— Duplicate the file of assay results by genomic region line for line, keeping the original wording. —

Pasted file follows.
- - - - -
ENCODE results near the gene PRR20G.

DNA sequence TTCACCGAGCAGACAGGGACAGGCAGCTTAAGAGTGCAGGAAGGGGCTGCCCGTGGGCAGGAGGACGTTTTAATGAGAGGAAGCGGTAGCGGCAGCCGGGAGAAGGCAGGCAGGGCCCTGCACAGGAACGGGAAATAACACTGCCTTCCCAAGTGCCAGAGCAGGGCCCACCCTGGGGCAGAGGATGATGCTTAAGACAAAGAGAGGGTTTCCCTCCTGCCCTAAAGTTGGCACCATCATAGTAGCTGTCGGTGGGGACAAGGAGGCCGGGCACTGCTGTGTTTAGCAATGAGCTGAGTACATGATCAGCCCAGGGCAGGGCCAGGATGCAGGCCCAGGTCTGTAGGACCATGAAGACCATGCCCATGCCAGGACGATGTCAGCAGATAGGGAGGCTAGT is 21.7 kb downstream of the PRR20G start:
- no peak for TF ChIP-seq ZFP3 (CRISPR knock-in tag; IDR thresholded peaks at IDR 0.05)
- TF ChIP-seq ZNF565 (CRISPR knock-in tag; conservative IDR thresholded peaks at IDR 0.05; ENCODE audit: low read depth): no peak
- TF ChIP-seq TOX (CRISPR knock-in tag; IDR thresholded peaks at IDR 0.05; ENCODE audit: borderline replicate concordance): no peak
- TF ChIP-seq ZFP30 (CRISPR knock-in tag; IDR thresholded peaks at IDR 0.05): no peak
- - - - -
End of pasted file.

ENCODE results near the gene PRR20G.

DNA sequence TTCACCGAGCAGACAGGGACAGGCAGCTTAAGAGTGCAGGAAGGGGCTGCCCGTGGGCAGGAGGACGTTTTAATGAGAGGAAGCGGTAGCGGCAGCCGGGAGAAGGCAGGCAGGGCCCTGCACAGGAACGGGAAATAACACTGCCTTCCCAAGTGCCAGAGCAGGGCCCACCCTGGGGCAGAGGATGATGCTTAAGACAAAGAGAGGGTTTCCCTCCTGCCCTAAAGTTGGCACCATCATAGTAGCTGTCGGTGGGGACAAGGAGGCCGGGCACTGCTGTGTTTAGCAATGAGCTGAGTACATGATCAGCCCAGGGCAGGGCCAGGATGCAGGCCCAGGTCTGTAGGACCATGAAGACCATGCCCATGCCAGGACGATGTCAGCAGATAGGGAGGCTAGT is 21.7 kb downstream of the PRR20G start:
- no peak for TF ChIP-seq ZFP3 (CRISPR knock-in tag; IDR thresholded peaks at IDR 0.05)
- TF ChIP-seq ZNF565 (CRISPR knock-in tag; conservative IDR thresholded peaks at IDR 0.05; ENCODE audit: low read depth): no peak
- TF ChIP-seq TOX (CRISPR knock-in tag; IDR thresholded peaks at IDR 0.05; ENCODE audit: borderline replicate concordance): no peak
- TF ChIP-seq ZFP30 (CRISPR knock-in tag; IDR thresholded peaks at IDR 0.05): no peak